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Harrison Will You Swap

Harrison Will You Swap Political Button Museum
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Harrison Will You Swap button back Political Button Museum
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Illusttration of a woman wearing a headress with an eagle on it (the symbol of chicago) and text on her front on a dark horse with text on its side walking through water. In the background is another horse with a man in a hat riding it.

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This button reflects the Chicago mayoral election of 1903. In that election, incumbent Carter Harrison Jr. ran as a Democrat against Republican nominee Graeme Stewart. This button uses the idiom, “Don’t change horses in midstream.” It shows “I Will Not” riding on the back of Harrison while William Lorimer, Republican political boss, is sinking on the back of Stewart. Lorimer is asking the people of Chicago (represented by “I Will Not”) to drop Harrison for Stewart, and this button is not having it.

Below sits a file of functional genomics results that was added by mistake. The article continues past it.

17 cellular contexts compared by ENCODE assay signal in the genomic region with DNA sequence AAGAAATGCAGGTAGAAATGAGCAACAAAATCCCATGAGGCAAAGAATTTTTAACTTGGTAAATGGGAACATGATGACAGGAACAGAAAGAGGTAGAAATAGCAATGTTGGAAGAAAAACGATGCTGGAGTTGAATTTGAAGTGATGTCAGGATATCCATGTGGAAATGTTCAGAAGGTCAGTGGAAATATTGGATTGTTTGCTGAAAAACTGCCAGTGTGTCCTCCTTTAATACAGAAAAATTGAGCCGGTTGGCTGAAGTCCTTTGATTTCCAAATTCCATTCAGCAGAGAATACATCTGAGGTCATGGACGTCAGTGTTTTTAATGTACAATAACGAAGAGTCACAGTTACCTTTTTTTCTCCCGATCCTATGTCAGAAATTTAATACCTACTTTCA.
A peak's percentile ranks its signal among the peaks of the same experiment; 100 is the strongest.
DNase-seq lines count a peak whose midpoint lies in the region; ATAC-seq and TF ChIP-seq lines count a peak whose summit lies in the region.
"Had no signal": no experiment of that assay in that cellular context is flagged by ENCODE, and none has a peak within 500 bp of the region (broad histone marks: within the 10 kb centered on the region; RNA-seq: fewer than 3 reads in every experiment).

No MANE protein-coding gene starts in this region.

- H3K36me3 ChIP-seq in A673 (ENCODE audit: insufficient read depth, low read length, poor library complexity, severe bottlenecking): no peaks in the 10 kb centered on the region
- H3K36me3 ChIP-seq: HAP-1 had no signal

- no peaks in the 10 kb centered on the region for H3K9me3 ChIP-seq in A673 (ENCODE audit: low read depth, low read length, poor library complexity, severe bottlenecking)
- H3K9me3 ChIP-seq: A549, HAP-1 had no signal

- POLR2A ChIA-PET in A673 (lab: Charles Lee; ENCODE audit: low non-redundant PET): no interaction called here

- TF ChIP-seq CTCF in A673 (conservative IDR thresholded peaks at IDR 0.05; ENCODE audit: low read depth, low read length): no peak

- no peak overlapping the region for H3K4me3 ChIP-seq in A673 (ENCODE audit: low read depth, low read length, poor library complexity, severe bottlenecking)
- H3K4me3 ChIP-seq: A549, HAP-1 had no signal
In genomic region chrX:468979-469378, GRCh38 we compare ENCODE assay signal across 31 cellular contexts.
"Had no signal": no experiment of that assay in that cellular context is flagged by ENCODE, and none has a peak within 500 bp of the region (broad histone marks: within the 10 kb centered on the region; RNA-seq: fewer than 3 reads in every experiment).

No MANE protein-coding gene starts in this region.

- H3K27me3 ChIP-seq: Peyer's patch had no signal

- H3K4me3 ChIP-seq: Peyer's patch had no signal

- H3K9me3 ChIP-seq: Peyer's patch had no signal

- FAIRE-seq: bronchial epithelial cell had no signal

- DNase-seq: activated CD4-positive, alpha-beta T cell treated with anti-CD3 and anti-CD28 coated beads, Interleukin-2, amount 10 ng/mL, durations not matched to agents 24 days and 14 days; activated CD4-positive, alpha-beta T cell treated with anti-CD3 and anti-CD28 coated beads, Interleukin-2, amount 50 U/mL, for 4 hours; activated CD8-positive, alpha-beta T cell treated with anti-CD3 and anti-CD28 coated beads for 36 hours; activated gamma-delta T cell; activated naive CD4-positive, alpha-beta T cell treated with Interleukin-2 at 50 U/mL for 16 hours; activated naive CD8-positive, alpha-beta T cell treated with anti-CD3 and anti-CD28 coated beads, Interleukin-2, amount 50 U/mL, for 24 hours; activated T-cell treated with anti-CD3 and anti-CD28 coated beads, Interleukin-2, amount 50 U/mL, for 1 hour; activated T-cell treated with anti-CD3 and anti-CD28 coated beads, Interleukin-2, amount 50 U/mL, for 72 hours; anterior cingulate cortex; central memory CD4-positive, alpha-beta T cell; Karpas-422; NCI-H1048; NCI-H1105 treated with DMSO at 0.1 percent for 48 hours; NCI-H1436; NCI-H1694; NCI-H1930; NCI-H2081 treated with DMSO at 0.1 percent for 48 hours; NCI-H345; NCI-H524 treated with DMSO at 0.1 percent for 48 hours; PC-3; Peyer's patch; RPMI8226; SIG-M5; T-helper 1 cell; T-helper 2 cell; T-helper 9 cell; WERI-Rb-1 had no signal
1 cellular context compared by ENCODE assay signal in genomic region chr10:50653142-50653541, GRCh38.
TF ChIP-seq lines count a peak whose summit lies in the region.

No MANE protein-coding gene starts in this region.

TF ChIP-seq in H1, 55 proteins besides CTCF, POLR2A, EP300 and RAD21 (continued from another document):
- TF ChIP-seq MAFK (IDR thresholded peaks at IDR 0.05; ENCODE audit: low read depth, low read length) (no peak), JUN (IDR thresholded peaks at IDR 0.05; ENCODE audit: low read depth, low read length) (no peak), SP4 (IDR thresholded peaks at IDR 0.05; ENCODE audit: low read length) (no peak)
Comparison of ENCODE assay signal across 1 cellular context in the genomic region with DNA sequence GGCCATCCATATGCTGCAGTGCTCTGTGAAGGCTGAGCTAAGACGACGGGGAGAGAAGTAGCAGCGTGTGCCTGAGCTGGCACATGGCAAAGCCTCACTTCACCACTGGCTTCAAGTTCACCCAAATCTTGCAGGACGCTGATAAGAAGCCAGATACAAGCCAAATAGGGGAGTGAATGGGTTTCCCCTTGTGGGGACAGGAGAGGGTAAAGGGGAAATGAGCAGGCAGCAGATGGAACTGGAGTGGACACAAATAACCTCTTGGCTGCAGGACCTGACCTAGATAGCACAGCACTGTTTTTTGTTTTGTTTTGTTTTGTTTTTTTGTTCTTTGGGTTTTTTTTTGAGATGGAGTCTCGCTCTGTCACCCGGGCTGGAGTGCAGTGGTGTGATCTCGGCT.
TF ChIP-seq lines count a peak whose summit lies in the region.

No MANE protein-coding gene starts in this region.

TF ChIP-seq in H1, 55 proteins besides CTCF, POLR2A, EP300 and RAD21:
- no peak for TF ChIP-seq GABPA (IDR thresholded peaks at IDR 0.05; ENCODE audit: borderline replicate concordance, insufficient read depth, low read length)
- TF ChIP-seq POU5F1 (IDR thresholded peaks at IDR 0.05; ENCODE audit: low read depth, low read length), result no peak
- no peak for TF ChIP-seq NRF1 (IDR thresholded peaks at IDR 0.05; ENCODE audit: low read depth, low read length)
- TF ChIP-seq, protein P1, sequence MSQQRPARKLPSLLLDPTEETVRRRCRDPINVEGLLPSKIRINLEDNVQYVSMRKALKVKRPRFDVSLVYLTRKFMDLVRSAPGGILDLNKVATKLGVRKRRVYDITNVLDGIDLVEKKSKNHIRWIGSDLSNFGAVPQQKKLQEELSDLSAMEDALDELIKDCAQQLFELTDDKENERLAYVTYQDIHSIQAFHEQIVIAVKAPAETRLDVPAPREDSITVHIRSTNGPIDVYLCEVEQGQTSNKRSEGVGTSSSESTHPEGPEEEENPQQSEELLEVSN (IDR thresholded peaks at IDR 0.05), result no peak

The 1903 election was political drama. Lorimer had been elected to the House of Representatives under slightly shady circumstances. Opponents demanded a recount, and Stewart supported an injunction against the recount to support Lorimer. Reform-minded voters disapproved of this partisan gesture and helped reelect Harrison to his fourth of five terms as Mayor of Chicago. Stewart died two years later. Lorimer was later elected a US Senator but was convicted of bribery.

“I Will Not” is a wordplay on “I Will.” “I Will” was a goddess designed by Charles Holloway in 1892. Shown wearing a crown with a rising phoenix and the phrase “I will” on her breastplate, she was meant to represent the spirit of Chicago in the same way that Uncle Sam is a symbol of America. “I Will” was an unofficial symbol of the 1893 World’s Fair. Changing “I Will” to “I Will Not” was a dig directed at Lorimer that 1903 Chicagoans would have recognized instantly.

Thanks to the Chicago Public Library for finding the name "I Will" and references to her story.


1903 Chicago mayoral election. (2020). Retrieved from

Neil Gale, P. (2020). Chicago's "I Will" Motto and "Y" Municipal Device History.. Retrieved from

Schnickler, E., Finegold, K., Katznelson, I., Shefter, M., Skocpol, T. (1995). Experts and politicians: Reform challenges to machine politics in New York, Cleveland, and Chicago. Princeton University Press.

Winslow, C. Spaulding., Wilder, R. Everett. (1947). Early Chicago: as seen by a cartoonist. Chicago: Charles S. Winslow.

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